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Month of the Military Child

Emily Carpenter, Junior Staff Writer

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This month signifies the heartache of the military child. The painstakingly long nights that are slept without their family to bid goodnight to them, the excruciating evenings at soccer practice glancing over at the spectator’s bench only to be greeted with a blank space that could be filled with the pride and endearment of your loved one. No one is ever prepared for the heartache that being a military child entails. Experiencing the agony of watching a loved one  disappear behind the terminal of their designated flight, clinging onto them like a lifeforce with tears threatening to soak their uniform, is a memory incomparable to any other. I first experienced this when I was around ten years old. At this age, I was fully immersed in soccer, approaching middle school, and happily welcoming the thought of being alive for a decade of twelve hour long drives to Disney World, a multitude diverse meals that graced my palette, and mornings waking up to Bisquick pancakes awaiting my consumption. At ten years old, you are under the routine of school and weekends lazily slumped in bed, innocently unsuspecting of any hardships ahead of you. I cannot recall the precise moment when I was told that my dad would be going to Cuba for eleven months, but I can assume that my parents probably nonchalantly informed me, as not to worry my vulnerable mind.

 

Nothing changed leading up to the day of departure, spare for the realization settling in as I watched my dad pack his belongings in his camouflage duffle bag that would serve as his only reminder of home for the next eleven months. We packed him comforting essentials, consisting of snacks that could withstand staleness and gift cards to Subway that would soon become a daily occurence. The drive to the airport was forcefully lighthearted, leaving a bitter residue in my mouth from the farewell that was inevitably approaching. Upon arrival, there was an unspoken agreement that stalling would be the main objective before my dad would stride past security, his figure growing smaller as he begrudgingly wheeled towards his terminal. Our time was minimal, and once we exchanged our final smiles that were tainted with old tears that were now resurfacing, the family that walked into the airport as a quartette was now walking back out as a trio. The next eleven months went by painfully slow, subtle items and mementos reminding me of the distance between my dad and home.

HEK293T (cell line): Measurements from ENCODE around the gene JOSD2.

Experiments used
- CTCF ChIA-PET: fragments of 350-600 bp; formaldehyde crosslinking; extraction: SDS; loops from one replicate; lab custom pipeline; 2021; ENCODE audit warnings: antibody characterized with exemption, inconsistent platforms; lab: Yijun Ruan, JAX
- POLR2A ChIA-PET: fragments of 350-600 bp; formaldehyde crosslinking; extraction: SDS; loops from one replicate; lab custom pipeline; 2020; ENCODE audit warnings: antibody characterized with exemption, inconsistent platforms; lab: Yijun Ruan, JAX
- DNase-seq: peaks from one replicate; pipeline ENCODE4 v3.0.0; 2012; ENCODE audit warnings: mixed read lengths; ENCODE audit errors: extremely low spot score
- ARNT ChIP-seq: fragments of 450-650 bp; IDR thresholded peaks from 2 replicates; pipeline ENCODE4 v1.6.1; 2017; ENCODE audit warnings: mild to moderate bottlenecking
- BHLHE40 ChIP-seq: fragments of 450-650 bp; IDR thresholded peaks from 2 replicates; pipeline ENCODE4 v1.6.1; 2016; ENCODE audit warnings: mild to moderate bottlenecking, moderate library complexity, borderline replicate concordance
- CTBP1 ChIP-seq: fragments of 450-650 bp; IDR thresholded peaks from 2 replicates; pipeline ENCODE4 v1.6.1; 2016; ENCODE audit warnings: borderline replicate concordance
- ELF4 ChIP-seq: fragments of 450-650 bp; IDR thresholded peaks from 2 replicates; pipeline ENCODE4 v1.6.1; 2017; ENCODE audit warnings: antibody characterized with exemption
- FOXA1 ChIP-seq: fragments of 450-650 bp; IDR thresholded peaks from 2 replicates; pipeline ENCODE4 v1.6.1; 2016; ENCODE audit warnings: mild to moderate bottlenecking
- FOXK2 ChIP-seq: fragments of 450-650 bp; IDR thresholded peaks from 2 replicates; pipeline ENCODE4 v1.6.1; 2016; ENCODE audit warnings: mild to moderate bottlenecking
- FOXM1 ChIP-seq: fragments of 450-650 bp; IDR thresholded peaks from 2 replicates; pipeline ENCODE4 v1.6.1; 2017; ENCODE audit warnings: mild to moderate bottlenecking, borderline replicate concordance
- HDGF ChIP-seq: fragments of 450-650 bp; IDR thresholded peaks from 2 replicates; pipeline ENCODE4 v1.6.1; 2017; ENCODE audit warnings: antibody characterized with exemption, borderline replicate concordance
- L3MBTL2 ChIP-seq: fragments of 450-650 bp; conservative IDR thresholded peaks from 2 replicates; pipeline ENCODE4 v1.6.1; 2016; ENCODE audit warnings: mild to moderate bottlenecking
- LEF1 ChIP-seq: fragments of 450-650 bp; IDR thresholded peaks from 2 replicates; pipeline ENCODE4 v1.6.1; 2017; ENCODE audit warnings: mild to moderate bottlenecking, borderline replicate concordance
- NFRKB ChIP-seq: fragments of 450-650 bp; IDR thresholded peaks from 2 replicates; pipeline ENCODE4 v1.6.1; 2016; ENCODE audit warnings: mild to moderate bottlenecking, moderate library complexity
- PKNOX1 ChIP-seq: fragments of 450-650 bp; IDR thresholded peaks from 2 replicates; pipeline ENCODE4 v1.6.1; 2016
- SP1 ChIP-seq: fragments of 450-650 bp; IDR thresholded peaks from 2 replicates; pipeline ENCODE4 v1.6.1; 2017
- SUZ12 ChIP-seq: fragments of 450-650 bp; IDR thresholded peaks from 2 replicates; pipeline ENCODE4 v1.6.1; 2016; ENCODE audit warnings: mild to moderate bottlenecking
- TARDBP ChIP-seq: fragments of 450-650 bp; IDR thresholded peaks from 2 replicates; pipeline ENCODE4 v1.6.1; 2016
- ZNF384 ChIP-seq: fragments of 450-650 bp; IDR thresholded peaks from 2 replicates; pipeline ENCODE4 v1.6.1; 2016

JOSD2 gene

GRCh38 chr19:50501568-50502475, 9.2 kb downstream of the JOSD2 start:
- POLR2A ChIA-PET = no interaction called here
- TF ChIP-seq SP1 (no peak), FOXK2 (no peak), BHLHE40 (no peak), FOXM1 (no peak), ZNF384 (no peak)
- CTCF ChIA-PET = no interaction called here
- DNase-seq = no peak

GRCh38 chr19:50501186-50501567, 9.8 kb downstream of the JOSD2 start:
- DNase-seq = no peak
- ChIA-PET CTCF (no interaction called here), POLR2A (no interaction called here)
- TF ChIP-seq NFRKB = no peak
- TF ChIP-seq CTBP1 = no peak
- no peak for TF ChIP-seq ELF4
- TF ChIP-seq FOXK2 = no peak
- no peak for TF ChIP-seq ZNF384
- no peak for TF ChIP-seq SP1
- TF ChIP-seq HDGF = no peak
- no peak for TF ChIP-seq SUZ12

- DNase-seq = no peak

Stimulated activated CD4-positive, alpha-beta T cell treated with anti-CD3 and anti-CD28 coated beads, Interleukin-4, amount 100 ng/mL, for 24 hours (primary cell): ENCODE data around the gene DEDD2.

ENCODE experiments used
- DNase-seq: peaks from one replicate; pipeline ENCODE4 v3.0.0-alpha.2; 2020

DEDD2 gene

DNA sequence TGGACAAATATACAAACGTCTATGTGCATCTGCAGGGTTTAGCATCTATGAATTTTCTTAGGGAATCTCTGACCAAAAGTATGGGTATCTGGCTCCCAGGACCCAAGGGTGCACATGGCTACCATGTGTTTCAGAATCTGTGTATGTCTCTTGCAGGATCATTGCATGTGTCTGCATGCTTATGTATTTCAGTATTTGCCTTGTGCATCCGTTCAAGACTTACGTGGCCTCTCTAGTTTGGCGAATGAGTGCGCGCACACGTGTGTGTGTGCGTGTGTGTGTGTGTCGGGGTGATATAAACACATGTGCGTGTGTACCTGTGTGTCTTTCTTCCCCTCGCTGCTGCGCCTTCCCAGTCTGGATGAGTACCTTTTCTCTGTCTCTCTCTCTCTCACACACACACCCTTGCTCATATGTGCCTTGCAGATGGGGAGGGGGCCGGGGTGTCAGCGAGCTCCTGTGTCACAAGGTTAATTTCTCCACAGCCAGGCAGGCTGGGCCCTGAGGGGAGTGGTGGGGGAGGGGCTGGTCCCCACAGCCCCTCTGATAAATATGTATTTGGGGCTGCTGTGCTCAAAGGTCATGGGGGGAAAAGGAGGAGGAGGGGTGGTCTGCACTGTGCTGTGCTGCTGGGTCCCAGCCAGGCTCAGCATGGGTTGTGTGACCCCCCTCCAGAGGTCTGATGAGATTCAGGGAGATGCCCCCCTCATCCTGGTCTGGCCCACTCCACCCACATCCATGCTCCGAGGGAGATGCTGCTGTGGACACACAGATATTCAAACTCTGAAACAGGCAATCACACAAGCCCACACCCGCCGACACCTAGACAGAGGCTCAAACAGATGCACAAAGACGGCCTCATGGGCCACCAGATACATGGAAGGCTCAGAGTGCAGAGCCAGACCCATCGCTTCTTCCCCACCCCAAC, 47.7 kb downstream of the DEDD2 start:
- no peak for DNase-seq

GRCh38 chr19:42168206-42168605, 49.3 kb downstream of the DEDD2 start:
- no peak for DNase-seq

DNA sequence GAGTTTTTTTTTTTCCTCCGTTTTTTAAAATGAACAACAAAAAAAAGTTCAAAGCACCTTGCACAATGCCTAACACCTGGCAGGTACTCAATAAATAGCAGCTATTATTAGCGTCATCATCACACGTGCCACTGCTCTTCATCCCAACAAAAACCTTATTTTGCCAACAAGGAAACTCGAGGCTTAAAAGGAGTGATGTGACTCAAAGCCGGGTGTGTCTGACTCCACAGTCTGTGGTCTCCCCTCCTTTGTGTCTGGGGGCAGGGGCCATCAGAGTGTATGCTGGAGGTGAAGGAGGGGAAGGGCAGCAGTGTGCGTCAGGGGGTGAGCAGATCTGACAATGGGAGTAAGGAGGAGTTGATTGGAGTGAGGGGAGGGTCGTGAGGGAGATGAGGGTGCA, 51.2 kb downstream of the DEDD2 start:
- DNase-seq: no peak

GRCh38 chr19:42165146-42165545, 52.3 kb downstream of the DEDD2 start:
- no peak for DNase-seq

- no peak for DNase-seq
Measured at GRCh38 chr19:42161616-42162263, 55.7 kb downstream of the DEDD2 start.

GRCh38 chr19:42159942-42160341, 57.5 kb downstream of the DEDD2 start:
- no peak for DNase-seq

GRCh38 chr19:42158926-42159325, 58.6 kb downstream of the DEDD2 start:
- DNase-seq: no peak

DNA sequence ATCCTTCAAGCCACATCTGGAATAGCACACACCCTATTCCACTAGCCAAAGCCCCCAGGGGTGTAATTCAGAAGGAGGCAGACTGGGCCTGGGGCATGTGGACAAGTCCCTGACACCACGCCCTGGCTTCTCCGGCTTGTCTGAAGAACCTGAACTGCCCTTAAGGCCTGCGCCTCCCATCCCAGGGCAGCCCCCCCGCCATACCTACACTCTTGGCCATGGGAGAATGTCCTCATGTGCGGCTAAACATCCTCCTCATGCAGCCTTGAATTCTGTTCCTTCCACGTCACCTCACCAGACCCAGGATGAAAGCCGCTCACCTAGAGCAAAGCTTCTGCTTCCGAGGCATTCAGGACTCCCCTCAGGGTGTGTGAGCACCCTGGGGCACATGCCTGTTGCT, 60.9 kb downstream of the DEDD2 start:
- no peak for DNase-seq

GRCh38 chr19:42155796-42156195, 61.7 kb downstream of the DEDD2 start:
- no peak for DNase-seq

Counting down the days never serves as a resourceful comfort, but instead has you dwelling on the tiring weeks ahead before you feel whole again. Instead, it’s better to occupy yourself with reliable hobbies that contribute to your overall happiness. Even then, you realize that the small excursions to the soccer field, the journey to the grocery store talking about the concerns and triumphs of your life, the expeditions to parks filled with dandelions that whisk your wishes away in an array of cotton-like softness, all become bland and bleak to your once joyous spirit. I knew that my dad was having just as hard of a time adjusting to his new surroundings as I was living without his presence, but I couldn’t help but be selfish and want to go back to the conventional routine that you grew accustomed to, being warmly faced with the grin of my dad after school and conversing about the small accomplishments of my daily life. The same grin that eases my nerves loses its charm when it doesn’t quite reach the glistening blue crescents over Skype. The conversations vague and rushed due to poor connection, a constant reminder that nothing will ever replace the feeling of true and tangible interaction.